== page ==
The goal of this article is to introduce you to the world of the hacker and to define the terminology used in discussing computer security. Businesses and government-related organizations that are serious about their network security hire ethical hackers and penetration testers to help probe and improve their networks, applications, and other computer systems with the ultimate goal of preventing data theft and fraud.

Computers have become mandatory to run a successful businesses. It is not enough to have isolated computers systems; they need to be networked to facilitate communication with external businesses. This exposes them to the outside world and cybercrime. Cybercrime is using computers to commit fraudulent acts such as fraud, privacy invasion, stealing corporate/personal data etc. Cybercrimes cost many organizations millions of dollars every year. Businesses need to protect themselves against such attacks.

What is Hacking?

There are many definitions of hacking. In this article, we will define hacking as identifying weakness in computer systems and/or networks and exploiting the weaknesses to gain access. An example of hacking is using by passing the login algorithm to gain access to a system.

What is Ethical Hacking?

Ethical hacking and ethical hacker are terms used to describe hacking performed by a company or individual to help identify potential threats on a computer or network. An ethical hacker attempts to bypass system security and search for any weak points that could be exploited by malicious hackers. This information is then used by the organization to improve the system security, in an effort to minimize or eliminate any potential attacks.

Who is Hacker?

A hacker is a person who finds and exploits weakness in computer systems and or networks to gain access. Hackers are usually skilled computer programmers with knowledge of computer security.

Who is Ethical Hacker?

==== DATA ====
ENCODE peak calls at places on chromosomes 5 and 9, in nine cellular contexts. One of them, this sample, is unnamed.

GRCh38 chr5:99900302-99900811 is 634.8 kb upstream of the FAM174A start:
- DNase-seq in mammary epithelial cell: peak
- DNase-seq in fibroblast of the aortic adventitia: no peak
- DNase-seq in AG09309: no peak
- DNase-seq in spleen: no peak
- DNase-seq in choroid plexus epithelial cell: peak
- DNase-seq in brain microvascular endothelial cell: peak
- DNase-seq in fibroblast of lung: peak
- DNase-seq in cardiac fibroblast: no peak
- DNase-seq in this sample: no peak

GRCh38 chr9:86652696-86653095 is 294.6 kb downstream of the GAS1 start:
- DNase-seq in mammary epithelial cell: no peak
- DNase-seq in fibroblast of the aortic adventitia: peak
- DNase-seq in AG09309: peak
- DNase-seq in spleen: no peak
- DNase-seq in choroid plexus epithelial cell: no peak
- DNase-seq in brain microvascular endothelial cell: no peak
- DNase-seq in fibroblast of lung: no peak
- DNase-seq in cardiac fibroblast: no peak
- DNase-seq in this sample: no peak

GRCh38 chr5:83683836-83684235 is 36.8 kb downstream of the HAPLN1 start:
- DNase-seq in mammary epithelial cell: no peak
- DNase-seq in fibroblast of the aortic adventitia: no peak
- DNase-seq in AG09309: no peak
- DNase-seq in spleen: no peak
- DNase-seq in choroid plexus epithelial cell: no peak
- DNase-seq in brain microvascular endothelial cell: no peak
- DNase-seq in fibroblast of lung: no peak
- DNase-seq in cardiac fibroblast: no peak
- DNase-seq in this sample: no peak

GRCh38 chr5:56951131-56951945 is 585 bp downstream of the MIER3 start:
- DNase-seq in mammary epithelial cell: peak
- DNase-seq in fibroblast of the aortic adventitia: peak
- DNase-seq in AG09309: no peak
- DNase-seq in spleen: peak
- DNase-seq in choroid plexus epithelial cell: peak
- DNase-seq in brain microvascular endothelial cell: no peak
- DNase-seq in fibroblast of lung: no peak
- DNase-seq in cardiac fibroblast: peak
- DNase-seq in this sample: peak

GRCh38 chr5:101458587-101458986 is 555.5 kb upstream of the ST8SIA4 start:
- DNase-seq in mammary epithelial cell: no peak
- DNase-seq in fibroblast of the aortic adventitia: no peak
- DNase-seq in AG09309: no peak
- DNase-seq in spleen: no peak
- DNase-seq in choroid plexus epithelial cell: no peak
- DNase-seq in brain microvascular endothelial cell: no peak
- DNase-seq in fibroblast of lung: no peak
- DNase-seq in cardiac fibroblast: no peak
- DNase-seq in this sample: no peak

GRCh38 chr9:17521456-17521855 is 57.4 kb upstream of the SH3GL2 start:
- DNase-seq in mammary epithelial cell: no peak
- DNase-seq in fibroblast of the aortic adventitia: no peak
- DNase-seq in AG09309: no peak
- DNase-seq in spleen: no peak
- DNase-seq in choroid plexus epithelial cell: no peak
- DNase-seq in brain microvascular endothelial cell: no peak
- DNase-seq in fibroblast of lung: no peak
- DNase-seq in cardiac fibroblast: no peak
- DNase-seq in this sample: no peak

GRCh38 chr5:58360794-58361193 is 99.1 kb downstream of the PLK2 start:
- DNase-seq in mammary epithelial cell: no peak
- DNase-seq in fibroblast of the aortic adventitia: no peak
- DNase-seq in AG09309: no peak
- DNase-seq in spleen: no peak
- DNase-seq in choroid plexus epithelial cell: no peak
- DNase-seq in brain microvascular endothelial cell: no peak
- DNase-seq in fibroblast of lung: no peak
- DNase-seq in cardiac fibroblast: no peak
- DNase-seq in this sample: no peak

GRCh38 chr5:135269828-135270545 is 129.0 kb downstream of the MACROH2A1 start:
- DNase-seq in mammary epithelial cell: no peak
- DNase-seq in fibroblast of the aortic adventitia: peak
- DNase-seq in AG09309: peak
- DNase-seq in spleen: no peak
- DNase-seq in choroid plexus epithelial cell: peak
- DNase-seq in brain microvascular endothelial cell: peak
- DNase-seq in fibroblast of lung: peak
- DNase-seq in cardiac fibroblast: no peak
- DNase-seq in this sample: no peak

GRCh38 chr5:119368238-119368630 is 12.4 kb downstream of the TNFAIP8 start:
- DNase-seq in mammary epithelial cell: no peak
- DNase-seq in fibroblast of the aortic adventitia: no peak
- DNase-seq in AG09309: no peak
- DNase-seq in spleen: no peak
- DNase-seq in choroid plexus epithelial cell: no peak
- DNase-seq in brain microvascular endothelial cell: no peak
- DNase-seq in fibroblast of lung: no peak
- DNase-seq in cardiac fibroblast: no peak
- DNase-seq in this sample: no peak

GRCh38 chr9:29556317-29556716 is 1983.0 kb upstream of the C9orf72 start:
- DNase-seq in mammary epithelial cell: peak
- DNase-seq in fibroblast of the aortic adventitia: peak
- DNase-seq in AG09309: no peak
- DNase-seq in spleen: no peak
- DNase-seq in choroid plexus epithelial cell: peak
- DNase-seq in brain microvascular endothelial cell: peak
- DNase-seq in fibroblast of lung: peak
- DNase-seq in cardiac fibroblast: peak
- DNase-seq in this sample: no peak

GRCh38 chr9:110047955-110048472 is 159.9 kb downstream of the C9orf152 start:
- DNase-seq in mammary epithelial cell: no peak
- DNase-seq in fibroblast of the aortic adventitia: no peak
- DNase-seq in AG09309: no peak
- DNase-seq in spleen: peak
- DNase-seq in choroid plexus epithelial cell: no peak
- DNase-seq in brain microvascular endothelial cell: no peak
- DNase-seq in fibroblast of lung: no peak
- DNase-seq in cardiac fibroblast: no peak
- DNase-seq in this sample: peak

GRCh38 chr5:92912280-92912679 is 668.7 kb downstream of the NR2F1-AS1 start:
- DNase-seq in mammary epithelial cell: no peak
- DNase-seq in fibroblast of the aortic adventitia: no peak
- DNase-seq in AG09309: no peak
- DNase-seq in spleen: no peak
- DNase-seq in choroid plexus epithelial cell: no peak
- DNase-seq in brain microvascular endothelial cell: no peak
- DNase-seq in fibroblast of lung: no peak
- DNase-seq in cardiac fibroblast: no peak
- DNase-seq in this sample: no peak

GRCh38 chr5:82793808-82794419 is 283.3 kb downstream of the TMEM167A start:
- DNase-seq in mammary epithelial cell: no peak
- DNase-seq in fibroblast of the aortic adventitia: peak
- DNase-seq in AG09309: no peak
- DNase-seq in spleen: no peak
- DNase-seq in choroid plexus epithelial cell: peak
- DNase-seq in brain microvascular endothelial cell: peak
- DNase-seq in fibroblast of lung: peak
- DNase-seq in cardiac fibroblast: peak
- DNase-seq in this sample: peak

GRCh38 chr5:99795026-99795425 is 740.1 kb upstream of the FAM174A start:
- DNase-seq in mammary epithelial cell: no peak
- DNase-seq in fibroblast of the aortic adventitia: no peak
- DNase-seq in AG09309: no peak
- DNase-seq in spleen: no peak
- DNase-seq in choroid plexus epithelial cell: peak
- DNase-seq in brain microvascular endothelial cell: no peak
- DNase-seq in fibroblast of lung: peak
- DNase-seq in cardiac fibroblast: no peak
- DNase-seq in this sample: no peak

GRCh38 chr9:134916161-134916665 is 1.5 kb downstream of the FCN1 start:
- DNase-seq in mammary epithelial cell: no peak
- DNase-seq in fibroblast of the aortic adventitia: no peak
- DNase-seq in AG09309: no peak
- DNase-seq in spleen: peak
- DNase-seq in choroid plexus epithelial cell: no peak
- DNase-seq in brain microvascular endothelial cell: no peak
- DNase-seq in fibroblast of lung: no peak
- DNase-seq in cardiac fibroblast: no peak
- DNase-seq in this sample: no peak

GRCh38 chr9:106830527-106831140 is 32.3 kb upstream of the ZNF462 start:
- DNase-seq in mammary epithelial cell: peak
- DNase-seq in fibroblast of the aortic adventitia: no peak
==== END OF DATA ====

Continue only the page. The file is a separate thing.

An ethical hacker is a computer and networking expert who systematically attempts to penetrate a computer system or network on behalf of its owners for the purpose of finding security vulnerabilities that a malicious hacker could potentially exploit.

Hackers can be divided into following groups:

Ethical hackers usually fall into the white-hat category, but sometimes they’re former gray hats who have become security professionals and who now use their skills in an ethical manner.

Hackers are classified according to the intent of their actions. The following list classifies hackers according to their intent.

The Phases of Ethical Hacking

The process of ethical hacking can be broken down into five distinct phases. An ethical hacker follows processes similar to those of a malicious hacker. The steps to gain and maintain entry into a computer system are similar no matter what the hacker’s intentions are.

What is Cybercrime?

Cybercrime is the use of computers and networks to perform illegal activities such as spreading computer viruses, online bullying, performing unauthorized electronic fund transfers etc.  Most cybercrimes are committed through the internet. Some cybercrimes can also be carried out using mobile phones via SMS and online chatting applications.

Type of Cybercrime

The following list presents the common types of cybercrimes

  1. Computer fraud:Intentional deception for personal gain via the use of computer systems.
  2. Privacy violation:Exposing personal information such as email addresses, phone number, account details etc. on social media, websites etc.
  3. Identity Theft:Stealing personal information from somebody and impersonating that person.
  4. Sharing copyrighted files/information:This involves distributing copyright protected files such as eBooks and computer programs etc.
  5. Electronic funds transfer:This involves gaining an un-authorized access to bank computer networks and making illegal fund transfers.
  6. Electronic money laundering:This involves the use of computer to launder money.
  7. ATM Fraud:This involves intercepting ATM card details such as account number and PIN numbers. These details are then used to withdraw funds from the intercepted accounts.
  8. Denial of Service Attacks:This involves the use of computers in multiple locations to attack servers with a view of shutting them down.
  9. Spam:Sending unauthorized emails. These emails usually contain advertisements.

Hacking Technologies

Many methods and tools exist for locating vulnerabilities, running exploits, and compromising systems. Once vulnerabilities are found in a system, a hacker can exploit that vulnerability and install malicious software. Trojans, backdoors, and rootkits are all forms of malicious software, or malware. Malware is installed on a hacked system after a vulnerability has been exploited.

  1. Operating Systems :  Many system administrators install operating systems with the default settings, resulting in potential vulnerabilities that remain unpatched.
  2. Applications :  Applications usually aren’t thoroughly tested for vulnerabilities when developers are writing the code, which can leave many programming flaws that a hacker can exploit. Most application development is “feature-driven,” meaning programmers are under a deadline to turn out the most robust application in the shortest amount of time.